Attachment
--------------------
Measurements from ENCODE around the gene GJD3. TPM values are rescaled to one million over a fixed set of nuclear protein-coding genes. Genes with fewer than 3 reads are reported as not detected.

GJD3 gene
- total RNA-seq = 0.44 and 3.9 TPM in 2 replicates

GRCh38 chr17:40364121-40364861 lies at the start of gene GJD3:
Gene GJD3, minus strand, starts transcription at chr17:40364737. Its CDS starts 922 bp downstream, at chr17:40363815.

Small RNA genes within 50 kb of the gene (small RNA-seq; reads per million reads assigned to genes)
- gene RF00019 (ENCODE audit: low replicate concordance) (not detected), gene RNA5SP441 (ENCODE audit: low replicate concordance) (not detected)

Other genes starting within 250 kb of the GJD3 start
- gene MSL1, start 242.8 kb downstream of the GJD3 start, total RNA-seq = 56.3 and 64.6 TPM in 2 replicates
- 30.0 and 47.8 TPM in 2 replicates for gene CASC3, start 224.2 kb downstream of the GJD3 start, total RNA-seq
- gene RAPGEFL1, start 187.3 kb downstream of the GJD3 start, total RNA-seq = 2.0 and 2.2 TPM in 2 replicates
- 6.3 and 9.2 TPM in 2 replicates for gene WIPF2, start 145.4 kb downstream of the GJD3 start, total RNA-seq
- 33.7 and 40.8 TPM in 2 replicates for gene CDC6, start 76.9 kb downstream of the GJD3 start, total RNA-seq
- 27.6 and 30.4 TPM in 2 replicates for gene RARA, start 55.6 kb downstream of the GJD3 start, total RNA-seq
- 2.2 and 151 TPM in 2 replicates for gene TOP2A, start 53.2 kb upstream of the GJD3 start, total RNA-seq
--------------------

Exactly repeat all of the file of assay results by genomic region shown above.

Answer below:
Measurements from ENCODE around the gene GJD3. TPM values are rescaled to one million over a fixed set of nuclear protein-coding genes. Genes with fewer than 3 reads are reported as not detected.

GJD3 gene
- total RNA-seq = 0.44 and 3.9 TPM in 2 replicates

GRCh38 chr17:40364121-40364861 lies at the start of gene GJD3:
Gene GJD3, minus strand, starts transcription at chr17:40364737. Its CDS starts 922 bp downstream, at chr17:40363815.

Small RNA genes within 50 kb of the gene (small RNA-seq; reads per million reads assigned to genes)
- gene RF00019 (ENCODE audit: low replicate concordance) (not detected), gene RNA5SP441 (ENCODE audit: low replicate concordance) (not detected)

Other genes starting within 250 kb of the GJD3 start
- gene MSL1, start 242.8 kb downstream of the GJD3 start, total RNA-seq = 56.3 and 64.6 TPM in 2 replicates
- 30.0 and 47.8 TPM in 2 replicates for gene CASC3, start 224.2 kb downstream of the GJD3 start, total RNA-seq
- gene RAPGEFL1, start 187.3 kb downstream of the GJD3 start, total RNA-seq = 2.0 and 2.2 TPM in 2 replicates
- 6.3 and 9.2 TPM in 2 replicates for gene WIPF2, start 145.4 kb downstream of the GJD3 start, total RNA-seq
- 33.7 and 40.8 TPM in 2 replicates for gene CDC6, start 76.9 kb downstream of the GJD3 start, total RNA-seq
- 27.6 and 30.4 TPM in 2 replicates for gene RARA, start 55.6 kb downstream of the GJD3 start, total RNA-seq
- 2.2 and 151 TPM in 2 replicates for gene TOP2A, start 53.2 kb upstream of the GJD3 start, total RNA-seq